The District of Columbia Court of Appeals just ruled that the FCC’s position on net neutrality sometimes also called the open Internet was not warranted. Net neutrality concerns a service provider’s authority to control the rate at which specific content can be sent through the system they provide users. They can prioritize some content over others. I continue to search for a way to explain what this is like and am always in danger of misrepresenting what is actually the case. As an analogy, I think it is fair to contrast the present situation with a toll road. With an open system, the price charged for a car or truck is set. If the new rules could be applied to the Internet, a toll road going through Detroit might allow American made cars to drive at 70 while limiting foreign cars to 45. Or, perhaps, there would be 10 toll booths for American made cars and 1 for foreign cars. The idea is that the self interests of the provider could come into play in influencing business opportunities that would likely be considered going beyond providing a service and making a profit on that service.
Positions on situations such as this are often spun in different ways. The providers wanting greater control point to what is argued as a misuse of the present system. For example, the proportion of Internet traffic that now is taken up by companies such as NetFlix has been used as an example. The providers argue they do not benefit in trying to keep up with the demand that is generating profits for a small number of content providers. A similar argument is made claiming that a substantial proportion of bandwidth is used by services that provide a conduit to what is often stolen content (music, video).
I am not certain I understand the first argument. I know that to connect a server to even an individual a provider expects a higher monthly fee. The content provider also pays a differential fee depending on the amount of content served. Part of the issue seems to be the concern that the provider could prioritize certain providers over others and who would determine when this was appropriate? For example, Internet services come to use from two likely categories of providers – phone companies (DSL) and cable television companies (cable). These two categories of providers have several income streams – there is the Internet access and there is either typical phone services (telephone calls, perhaps SMS) or content (television programming, pay per view content). There are potential conflicts of interest here – the phone company may see VOIP as a competitor (facetime, Skype) and the cable company may see free or commercial video (e.g., NetFlix) as a competitor.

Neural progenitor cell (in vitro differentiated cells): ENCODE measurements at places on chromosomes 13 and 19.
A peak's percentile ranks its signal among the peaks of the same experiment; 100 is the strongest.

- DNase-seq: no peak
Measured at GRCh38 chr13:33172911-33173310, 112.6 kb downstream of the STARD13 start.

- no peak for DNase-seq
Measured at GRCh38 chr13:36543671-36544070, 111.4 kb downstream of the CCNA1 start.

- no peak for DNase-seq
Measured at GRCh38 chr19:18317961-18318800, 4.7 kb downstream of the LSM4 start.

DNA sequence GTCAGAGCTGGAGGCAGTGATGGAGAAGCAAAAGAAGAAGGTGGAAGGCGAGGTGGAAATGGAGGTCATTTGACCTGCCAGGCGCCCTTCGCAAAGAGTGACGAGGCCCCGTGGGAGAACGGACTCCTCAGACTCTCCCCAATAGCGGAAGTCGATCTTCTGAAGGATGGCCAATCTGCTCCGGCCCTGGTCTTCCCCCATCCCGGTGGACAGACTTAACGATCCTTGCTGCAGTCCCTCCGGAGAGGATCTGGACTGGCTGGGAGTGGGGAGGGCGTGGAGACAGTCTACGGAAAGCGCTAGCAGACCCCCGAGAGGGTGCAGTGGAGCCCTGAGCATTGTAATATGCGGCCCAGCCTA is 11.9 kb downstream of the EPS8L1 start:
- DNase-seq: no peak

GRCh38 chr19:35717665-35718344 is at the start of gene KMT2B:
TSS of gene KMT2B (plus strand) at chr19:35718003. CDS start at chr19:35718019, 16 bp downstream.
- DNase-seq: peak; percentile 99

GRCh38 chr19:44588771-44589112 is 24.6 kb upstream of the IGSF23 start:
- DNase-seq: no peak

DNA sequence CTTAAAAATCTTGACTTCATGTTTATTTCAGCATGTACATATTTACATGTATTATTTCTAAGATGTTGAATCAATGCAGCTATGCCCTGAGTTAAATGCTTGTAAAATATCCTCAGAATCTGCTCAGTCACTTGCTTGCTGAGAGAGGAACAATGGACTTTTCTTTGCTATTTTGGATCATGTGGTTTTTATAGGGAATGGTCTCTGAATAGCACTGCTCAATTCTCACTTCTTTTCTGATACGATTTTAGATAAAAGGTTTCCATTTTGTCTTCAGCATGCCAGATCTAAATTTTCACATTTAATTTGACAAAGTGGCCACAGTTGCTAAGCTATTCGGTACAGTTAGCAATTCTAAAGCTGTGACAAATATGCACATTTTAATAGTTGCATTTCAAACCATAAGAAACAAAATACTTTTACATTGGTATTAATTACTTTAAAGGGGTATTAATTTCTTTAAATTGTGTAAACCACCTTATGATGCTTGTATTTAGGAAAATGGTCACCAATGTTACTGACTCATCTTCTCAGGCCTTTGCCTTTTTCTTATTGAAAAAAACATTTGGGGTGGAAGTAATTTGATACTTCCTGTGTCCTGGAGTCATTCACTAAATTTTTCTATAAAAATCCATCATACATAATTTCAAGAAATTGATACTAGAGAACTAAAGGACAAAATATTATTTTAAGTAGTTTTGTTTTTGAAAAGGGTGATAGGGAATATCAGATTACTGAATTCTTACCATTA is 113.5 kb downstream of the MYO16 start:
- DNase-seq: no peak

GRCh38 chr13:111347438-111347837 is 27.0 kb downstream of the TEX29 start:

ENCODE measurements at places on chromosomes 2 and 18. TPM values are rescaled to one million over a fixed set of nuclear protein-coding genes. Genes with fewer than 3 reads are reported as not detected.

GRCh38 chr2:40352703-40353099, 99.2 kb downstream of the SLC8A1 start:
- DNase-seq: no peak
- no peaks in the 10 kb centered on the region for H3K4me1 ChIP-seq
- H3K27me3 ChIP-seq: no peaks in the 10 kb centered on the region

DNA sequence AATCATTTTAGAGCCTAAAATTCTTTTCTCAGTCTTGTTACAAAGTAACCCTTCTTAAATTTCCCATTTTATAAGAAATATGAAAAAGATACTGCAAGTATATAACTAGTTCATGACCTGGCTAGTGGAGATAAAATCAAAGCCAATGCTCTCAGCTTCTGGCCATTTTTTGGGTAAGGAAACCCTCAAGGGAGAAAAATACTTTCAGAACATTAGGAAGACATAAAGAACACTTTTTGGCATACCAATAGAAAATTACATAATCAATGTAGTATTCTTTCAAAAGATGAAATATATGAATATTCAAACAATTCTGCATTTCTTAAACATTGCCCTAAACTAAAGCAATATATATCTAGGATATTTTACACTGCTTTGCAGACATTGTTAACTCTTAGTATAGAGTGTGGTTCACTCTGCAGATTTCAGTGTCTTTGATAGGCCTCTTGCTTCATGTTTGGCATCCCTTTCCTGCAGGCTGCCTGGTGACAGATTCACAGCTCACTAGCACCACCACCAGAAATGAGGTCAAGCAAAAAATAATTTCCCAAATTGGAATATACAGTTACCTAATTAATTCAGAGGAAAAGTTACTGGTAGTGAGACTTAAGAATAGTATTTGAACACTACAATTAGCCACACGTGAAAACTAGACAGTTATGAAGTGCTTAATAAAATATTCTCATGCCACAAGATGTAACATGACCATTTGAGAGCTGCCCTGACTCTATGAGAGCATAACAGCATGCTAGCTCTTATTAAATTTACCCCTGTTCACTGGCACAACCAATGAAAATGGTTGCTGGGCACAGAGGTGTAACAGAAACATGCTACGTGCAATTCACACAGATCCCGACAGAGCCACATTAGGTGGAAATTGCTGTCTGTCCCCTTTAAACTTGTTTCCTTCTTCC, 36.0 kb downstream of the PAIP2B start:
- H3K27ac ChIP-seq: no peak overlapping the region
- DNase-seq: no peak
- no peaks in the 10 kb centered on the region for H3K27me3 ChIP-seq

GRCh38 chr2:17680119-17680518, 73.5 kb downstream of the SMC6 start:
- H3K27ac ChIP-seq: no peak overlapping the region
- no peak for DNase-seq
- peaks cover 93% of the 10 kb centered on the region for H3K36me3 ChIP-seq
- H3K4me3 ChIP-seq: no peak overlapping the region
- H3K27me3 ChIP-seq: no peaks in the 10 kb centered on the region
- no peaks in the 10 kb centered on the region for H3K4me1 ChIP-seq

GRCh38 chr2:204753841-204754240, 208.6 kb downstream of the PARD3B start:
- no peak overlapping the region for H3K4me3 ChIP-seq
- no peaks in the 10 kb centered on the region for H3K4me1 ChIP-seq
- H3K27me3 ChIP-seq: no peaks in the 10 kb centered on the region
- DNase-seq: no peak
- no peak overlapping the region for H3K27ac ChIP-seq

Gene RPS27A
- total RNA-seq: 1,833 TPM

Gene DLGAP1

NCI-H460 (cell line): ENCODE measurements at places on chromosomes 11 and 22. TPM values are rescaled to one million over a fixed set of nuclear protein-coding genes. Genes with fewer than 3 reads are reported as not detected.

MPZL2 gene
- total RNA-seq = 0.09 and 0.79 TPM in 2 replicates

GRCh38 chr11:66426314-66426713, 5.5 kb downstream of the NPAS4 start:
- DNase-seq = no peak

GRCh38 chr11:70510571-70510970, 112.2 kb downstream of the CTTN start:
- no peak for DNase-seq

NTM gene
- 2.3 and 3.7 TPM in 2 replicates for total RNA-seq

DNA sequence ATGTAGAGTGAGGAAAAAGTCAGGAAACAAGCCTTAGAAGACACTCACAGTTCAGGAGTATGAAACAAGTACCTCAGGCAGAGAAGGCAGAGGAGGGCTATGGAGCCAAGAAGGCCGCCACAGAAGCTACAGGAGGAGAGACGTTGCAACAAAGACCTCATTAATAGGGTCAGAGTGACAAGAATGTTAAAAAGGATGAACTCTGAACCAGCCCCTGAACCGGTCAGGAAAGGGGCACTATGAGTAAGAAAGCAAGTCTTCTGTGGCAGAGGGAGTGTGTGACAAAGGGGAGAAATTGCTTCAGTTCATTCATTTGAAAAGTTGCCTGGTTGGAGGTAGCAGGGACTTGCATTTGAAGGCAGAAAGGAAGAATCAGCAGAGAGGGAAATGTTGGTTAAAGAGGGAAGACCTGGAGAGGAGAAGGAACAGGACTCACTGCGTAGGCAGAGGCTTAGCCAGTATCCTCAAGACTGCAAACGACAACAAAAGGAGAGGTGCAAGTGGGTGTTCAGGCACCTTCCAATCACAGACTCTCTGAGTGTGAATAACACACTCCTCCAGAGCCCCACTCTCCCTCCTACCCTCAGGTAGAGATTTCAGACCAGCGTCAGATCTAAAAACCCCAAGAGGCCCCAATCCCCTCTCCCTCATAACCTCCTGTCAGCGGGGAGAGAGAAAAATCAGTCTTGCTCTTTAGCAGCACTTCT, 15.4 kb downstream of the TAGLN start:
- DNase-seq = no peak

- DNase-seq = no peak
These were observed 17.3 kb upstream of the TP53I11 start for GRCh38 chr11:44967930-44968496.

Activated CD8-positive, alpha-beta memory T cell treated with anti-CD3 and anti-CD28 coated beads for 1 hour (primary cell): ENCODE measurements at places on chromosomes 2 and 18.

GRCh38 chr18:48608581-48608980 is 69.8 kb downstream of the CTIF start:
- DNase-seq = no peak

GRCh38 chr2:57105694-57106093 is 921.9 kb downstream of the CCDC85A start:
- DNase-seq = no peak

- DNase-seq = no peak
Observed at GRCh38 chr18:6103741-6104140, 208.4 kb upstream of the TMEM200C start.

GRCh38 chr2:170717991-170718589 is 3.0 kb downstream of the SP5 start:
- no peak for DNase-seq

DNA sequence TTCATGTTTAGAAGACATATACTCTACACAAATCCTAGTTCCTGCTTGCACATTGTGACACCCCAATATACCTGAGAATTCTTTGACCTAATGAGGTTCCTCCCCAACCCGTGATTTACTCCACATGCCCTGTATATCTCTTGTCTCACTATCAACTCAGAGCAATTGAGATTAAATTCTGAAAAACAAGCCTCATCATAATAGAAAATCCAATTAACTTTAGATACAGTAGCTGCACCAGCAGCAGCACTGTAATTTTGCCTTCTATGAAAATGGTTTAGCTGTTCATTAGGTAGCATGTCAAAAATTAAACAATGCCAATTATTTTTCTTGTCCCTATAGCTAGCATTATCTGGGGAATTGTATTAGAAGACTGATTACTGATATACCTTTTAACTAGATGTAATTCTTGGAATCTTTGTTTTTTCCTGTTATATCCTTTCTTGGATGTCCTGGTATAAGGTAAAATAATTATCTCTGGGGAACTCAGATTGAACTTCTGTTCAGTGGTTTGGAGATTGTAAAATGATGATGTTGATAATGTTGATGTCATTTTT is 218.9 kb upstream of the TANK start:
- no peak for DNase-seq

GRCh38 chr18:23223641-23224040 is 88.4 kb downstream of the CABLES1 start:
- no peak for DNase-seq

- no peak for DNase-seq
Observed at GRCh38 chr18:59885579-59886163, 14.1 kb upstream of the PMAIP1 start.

There are other issues. The “right” of a company to offer services as it sees fit is often justified arguing that customers not finding the service acceptable can simply take their business elsewhere. However, many of us have only one option (and often not a good one) for a connection to the Internet. This has been a long standing issue with phone and cable services and regulatory mechanisms have been put in place over the years to deal with such monopolistic situations. In fact, to return to my original analogy, the government at some point created the interstate highway system because access to ways to move physical goods was considered a right for all citizens.
Anyway, how Internet access is made available is a challenging and politicized issue. The issue was first raised in the 2007 – 2008 time frame and I wrote about it at that time. My concern was not as a user, but as an advocate for students. I assume that government subsidies such as the e-rate will support school use, but the increasing reliance on online resources out of school will contribute to the to existing problem of income-based inequities. I am also concerned as an educational content provider. I personally subsidize the resources I provide, but I am concerned my server costs will increase. Sometimes I am concerned that my perspective is self serving. I am pleased when I see a similar position taken by others.